Youth Futures Mentor Pays it Forward
- Share This Story
We recently met a young woman named Yafit, an Ethiopian Jew whose family made Aliyah more than 30 years ago. She is just one of nearly 100,000 Ethiopian Jews who completed the journey – an effort that Cleveland’s own Federation President Steve Hoffman helped initiate. Now, Yafit is paying it forward as a Youth Futures Mentor, a Federation-supported program that provides community-based mentoring for youth in Israel. Read Yafit’s inspiring story here:
Hello, my name is Yafit and I am a mentor for Youth Futures in Beit Shean – Cleveland’s sister community in Israel.
I was born in Israel, the daughter of two parents who made Aliyah from Ethiopia during Operation Moses in 1984. I am the oldest of 6 siblings. I saw how tough it was for my parents to make their dreams come true in Israel. Both worked very hard to learn the language, to find jobs, to adjust to a new culture and so much more. Remember that when immigrants first arrived from Ethiopia, they were taught for the first time about electricity, indoor plumbing and so many other western customs.
Nevertheless, my parents were committed to us having a better future in Israel. They always reminded us that it is a 2,000-year-old dream of our people to live in Israel. To make sure that we fit into Israeli society, they only spoke Hebrew to us in the house, and we lived in a neighborhood with many veteran Israelis. They just didn’t want us to feel different in any way.
After I finished my army service and my Master’s degree in Special Education, I decided that I wanted to work with children from difficult backgrounds.
I moved to Beit Shean to be close to my boyfriend who lives in Beit Shean and began working for Youth Futures as a mentor.
I am a mentor to 16 children. I meet with the child and their parents regularly, and I meet each child at their school five days a week. I also meet with the child’s teacher and social services (if needed) to try and get everyone to work together to help the child succeed. We want to give each child emotional support so that that they become more confident and empowered children.
One of the girls we work with is Sharon. Sharon is now in 6th grade. I met Sharon when she arrived to a new school in 5th grade. I noticed Sharon right away – not because she was a trouble maker or because she looked different than the other kids, but because she simply refused to speak. When she moved to this new school, she stopped talking altogether. She had no confidence and it was clear that she needed help at many different levels.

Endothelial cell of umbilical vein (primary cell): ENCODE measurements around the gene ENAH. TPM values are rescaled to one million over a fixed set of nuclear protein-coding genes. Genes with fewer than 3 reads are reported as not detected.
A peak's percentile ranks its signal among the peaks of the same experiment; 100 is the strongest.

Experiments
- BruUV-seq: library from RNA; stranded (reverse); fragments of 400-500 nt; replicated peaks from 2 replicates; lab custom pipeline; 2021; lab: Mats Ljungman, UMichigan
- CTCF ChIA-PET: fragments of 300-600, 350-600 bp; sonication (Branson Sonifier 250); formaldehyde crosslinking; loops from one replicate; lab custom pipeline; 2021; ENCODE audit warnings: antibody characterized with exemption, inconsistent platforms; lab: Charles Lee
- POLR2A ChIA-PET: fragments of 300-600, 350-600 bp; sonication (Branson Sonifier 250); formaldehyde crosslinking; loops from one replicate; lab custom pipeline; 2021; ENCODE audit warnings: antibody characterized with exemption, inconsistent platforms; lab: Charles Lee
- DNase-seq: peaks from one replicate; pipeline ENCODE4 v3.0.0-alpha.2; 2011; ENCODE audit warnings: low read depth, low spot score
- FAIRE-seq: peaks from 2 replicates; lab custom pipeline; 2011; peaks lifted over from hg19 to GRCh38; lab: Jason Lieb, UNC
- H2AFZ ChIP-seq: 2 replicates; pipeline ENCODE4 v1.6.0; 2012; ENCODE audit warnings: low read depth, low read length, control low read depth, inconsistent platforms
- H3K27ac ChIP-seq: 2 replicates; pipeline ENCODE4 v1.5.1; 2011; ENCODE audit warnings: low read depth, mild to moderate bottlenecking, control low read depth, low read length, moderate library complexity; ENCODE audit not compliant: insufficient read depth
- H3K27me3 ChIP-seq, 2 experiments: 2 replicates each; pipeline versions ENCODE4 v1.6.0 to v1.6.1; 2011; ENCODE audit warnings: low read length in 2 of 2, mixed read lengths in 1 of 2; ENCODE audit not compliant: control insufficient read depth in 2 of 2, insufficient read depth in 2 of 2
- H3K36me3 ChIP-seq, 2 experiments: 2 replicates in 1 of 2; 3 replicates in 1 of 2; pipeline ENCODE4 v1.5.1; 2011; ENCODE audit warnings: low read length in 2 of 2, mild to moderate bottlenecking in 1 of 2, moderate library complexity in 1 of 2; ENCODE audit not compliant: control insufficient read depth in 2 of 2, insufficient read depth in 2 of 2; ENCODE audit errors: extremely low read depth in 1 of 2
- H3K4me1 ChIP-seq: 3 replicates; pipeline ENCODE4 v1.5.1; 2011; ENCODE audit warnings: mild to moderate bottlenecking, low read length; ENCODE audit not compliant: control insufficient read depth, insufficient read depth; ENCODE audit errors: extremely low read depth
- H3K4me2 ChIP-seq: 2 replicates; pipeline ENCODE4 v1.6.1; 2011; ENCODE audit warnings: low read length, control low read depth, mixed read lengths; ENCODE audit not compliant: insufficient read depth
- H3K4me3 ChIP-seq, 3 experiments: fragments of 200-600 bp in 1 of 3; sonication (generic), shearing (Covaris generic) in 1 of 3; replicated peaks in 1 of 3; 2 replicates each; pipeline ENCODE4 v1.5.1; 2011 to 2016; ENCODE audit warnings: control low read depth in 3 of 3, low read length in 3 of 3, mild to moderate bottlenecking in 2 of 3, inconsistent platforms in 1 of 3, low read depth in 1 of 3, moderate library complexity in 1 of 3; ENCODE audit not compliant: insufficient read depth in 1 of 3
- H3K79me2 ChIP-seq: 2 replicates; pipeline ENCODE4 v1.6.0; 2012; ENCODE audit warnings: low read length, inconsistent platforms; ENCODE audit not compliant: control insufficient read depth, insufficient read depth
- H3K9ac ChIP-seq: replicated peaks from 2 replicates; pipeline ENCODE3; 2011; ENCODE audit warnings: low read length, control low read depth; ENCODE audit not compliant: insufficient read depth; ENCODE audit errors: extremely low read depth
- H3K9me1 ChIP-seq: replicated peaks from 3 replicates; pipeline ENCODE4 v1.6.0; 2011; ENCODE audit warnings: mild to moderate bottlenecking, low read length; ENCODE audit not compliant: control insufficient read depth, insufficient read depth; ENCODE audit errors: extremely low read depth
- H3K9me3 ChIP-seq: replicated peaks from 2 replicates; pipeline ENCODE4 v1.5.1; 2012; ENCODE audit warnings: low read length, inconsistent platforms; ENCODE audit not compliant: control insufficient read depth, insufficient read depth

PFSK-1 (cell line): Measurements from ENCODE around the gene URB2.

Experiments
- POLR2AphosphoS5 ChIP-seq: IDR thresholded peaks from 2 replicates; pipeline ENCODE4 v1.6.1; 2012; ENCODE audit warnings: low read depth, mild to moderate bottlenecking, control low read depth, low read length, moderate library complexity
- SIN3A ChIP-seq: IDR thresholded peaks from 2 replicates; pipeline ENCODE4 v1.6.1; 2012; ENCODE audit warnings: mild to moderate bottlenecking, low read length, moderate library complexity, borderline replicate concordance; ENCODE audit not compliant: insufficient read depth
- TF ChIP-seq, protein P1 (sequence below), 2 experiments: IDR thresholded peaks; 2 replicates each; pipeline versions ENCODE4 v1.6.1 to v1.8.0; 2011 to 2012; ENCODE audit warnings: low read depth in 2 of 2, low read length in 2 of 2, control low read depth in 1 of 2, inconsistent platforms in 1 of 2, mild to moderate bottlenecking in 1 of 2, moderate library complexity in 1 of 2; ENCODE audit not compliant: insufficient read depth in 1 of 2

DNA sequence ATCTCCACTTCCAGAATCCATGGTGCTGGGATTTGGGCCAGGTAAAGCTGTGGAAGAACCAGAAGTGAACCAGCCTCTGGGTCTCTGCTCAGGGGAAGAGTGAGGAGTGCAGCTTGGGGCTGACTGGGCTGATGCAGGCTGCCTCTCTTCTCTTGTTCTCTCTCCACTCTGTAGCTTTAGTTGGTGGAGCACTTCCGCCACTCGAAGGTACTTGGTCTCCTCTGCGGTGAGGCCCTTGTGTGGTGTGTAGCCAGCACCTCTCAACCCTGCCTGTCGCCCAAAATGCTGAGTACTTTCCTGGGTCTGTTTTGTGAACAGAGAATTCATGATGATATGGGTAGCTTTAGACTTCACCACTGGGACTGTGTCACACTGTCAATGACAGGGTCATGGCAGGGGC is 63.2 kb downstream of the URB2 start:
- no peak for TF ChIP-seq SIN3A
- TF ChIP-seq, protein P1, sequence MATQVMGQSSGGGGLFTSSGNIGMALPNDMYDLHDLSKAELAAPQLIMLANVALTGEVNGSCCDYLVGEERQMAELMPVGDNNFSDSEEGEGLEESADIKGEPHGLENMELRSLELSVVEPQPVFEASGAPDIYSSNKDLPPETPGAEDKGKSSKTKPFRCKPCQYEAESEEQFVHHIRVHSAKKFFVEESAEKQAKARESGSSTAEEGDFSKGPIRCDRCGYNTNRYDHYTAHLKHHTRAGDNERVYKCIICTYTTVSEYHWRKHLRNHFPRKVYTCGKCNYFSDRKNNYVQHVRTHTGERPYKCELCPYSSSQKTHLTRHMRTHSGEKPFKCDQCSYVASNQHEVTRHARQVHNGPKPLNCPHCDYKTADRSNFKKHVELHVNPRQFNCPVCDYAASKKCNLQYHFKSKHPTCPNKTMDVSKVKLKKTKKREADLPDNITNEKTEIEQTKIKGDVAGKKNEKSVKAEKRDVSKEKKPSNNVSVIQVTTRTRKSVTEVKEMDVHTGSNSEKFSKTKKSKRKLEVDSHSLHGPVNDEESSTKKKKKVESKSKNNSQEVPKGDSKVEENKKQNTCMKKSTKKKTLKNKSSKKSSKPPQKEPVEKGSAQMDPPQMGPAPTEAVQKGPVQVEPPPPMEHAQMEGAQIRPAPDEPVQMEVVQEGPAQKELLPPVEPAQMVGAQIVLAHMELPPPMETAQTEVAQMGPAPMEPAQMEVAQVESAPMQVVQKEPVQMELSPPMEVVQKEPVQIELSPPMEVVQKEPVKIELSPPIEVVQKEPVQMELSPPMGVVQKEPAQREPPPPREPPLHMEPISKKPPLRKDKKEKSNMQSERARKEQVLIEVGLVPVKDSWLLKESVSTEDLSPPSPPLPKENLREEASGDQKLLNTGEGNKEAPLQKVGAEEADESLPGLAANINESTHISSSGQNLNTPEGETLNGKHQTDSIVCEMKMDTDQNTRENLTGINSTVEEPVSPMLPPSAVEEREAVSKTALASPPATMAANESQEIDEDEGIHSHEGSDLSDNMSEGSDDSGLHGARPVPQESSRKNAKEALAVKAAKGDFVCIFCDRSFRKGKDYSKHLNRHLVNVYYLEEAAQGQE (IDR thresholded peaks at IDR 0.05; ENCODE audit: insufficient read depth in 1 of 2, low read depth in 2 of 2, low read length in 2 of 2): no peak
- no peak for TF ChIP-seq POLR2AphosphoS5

The first thing I did was go to visit her home to talk to her parents and see how she interacted with her family. I would ask Sharon questions and her mother would answer them for her. I thought to myself, “How can a young girl learn that she has something important to say if her parents will not even let her speak for herself?”
So I began to take her aside privately and begin to talk to her. At first, I would only ask her questions that required a yes or no answer. And slowly, she would begin to answer. Then I would ask her questions that would require a two word answer. And slowly she would begin to answer those. After a few months of working together, she was already saying full sentences! I taught her to set little goals for herself that were reachable so that she never felt a sense of failure. Each time she would reach one of her little goals, she would feel motivated to achieve the next goal.
I will never forget the way I felt when one day she turned to me and said- hitzlachti – I succeeded. Now we set our sights on making one or two friends at school, and slowly she was able to do that as well. Even the teachers began to let me know that she would raise her hand in class and offer an answer!
That process took over a year for us to accomplish. I had to go back and work with her parents on allowing her to answer questions and feel a sense of worth in the house. And, I had to help the teachers understand to be patient with her and help her achieve very small goals.
But it worked. It really worked.
Sharon is only one of 16 children that I am responsible for and I am concerned with the progress of each and every one of them. But there is so much I want to accomplish as a Youth Futures Mentor. I want the girls that I work with to grow up to be proud women. I want them to realize how much potential each one of them possesses; so many of the girls aren’t proud of the things that make them unique. I have many hard moments, but when I look at the big picture I know that I am helping change their lives.
Thank you again for all your community’s support. With your help we are making a difference in Israel. We are truly stronger together! Thank you on behalf of all the children and families who cannot be here and thank you themselves.
Stories like Yafit’s are made possible by your generosity to the Campaign for Jewish Needs. Join us as we aspire to leave no community member behind in Cleveland, Israel, and 70 Countries around the globe. Donate today.